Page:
THE MERCHANT PRINCES: An Intimate History of the Jewish Families Who Built Great Department Stores by Leon Harris

THE MERCHANT PRINCES: An Intimate History of the Jewish Families Who Built Great Department Stores

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KIRKUS REVIEW

The reason this survey is more readable than other recent shopping tours (Nan Birmingham's Store; Robert Hendrickson's The Grand Emporiums) is its emphasis on people, not buildings. Prolific author Leon Harris, it turns out, ran Dallas' A. Harris & Company--founded by his grandfather--for ten years; and his ""happiest childhood memories,"" he confides, involved buying trips with his father for ""the store."" Here he presents similar merchant families with unabashed enthusiasm. We meet founding fathers--immigrants all--and assorted progeny with such names as: Filene--""prideful, prickly, stubborn"" Edward, who opened Boston's famous Basement; Straus--Macy's owners, and ""the only Jewish merchant family in America that approximates the Rothschilds""; and the Gimbels of Philadelphia, originators of Thanksgiving Day parades. Plus: the families Kaufmann (Pittsburgh); Goldsmith (Memphis); Rich (Atlanta); Meir and Frank (Portland, Oregon); and the famous founders of Neiman-Marcus and Sears Roebuck. In the Southwest, Harris takes stock of Goldwater's; San Francisco brings us Levi Strauss, Solomon Gump, the Magnins (Mary Ann made ""the Victorian wifely gesture"" of naming her store for husband Isaac); and even Jewish mountain men turn up--like peddler Adolph Kohn, who was kidnapped by Apaches and later ""rode the warpath"" with Comanches. Each family is presented in the context of its community, with Harris weaving social history into his story--the growth of anti-Semitism, the importance of brothels. He concludes, significantly, with Fred Lazarus of Federated Department Stores, the multi-billion conglomerate to whom most of the founding families have sold out. An entertaining, nostalgic look at great stories run by people, not computers.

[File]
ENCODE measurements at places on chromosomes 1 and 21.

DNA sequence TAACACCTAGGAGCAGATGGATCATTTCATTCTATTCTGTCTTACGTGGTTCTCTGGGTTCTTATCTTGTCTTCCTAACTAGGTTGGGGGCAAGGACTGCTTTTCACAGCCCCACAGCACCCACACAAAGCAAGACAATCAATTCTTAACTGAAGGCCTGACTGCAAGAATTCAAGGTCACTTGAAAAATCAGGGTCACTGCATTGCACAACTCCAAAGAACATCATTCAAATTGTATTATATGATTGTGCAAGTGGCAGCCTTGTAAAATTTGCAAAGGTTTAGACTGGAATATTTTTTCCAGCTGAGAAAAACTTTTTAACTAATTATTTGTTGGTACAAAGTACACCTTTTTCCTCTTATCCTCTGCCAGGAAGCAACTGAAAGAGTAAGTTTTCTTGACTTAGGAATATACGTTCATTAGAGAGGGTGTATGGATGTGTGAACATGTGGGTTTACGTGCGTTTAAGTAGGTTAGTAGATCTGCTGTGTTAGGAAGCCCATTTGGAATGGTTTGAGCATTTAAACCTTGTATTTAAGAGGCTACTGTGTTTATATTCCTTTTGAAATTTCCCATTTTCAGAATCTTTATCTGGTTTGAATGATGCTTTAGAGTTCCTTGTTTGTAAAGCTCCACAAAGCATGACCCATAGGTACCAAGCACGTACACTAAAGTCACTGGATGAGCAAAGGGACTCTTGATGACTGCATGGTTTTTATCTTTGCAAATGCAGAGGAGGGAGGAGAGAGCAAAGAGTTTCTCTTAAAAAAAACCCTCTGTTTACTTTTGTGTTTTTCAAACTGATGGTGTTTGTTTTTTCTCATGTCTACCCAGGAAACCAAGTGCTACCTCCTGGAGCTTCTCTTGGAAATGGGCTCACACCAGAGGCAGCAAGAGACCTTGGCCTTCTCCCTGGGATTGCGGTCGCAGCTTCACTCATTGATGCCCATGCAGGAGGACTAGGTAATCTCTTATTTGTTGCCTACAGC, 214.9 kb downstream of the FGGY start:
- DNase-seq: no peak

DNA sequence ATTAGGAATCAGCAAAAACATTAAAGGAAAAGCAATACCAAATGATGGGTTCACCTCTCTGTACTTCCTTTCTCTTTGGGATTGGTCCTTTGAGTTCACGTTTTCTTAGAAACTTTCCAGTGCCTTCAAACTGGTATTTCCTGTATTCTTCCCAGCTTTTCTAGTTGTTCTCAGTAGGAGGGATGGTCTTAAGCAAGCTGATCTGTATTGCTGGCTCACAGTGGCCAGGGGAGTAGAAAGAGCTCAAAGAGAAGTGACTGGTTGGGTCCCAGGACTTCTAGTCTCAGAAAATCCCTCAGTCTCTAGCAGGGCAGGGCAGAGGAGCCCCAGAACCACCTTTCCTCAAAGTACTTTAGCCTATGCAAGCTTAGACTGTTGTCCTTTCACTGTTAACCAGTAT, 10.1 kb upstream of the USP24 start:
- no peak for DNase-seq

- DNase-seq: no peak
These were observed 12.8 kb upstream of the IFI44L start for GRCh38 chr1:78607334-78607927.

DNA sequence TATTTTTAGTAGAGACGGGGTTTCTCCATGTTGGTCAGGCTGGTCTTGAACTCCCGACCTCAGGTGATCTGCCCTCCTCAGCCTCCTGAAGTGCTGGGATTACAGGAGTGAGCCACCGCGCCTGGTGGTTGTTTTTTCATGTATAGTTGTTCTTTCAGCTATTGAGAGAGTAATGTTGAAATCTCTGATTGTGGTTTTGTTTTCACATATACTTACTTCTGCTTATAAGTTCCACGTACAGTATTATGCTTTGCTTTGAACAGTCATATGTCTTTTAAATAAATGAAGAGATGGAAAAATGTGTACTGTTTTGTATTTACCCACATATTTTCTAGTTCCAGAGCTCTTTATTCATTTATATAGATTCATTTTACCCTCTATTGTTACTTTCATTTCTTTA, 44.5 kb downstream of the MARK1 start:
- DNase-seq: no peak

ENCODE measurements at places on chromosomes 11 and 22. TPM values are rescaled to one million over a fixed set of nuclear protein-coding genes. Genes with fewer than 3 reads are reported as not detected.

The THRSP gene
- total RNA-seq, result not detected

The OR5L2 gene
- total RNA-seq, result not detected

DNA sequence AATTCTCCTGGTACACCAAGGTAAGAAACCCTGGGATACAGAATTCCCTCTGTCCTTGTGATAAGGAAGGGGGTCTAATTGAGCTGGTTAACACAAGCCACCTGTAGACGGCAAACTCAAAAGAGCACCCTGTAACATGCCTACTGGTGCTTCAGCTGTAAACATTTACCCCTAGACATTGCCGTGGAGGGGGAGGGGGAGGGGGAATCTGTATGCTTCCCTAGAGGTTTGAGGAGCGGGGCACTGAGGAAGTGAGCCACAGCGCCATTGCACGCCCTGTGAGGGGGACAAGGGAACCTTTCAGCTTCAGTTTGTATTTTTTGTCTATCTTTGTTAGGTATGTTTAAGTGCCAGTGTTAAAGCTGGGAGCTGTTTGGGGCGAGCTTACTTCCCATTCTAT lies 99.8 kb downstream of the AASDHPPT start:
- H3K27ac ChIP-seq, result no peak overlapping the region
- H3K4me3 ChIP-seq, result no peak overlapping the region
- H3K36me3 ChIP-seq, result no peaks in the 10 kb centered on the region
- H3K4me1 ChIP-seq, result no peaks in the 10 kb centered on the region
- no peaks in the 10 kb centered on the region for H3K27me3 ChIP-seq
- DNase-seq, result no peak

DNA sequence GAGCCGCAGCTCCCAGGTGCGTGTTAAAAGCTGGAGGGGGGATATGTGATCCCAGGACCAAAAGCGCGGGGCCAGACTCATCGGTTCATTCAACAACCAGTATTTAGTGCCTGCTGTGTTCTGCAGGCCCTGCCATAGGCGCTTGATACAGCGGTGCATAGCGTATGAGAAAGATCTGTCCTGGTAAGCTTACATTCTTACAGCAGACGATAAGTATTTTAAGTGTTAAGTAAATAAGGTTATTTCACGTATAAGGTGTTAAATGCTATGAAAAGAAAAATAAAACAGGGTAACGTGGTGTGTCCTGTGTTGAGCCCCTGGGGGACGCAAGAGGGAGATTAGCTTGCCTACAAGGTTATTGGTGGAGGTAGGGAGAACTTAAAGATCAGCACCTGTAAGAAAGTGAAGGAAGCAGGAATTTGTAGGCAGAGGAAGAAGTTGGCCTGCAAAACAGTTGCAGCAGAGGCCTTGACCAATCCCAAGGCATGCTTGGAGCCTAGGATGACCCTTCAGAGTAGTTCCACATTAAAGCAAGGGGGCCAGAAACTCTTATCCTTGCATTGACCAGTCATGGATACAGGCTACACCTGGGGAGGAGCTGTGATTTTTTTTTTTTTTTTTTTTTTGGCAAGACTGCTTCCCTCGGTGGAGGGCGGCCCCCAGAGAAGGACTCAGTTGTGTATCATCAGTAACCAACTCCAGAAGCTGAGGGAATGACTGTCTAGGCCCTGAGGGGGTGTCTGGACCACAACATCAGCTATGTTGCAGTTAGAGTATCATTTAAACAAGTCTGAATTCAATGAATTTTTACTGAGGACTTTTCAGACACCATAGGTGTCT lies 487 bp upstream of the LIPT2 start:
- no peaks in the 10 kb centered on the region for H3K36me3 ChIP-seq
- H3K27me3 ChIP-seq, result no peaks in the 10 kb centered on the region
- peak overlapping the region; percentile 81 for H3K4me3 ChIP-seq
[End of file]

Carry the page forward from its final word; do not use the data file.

Pub Date: Sept. 26th, 1979
Publisher: Harper & Row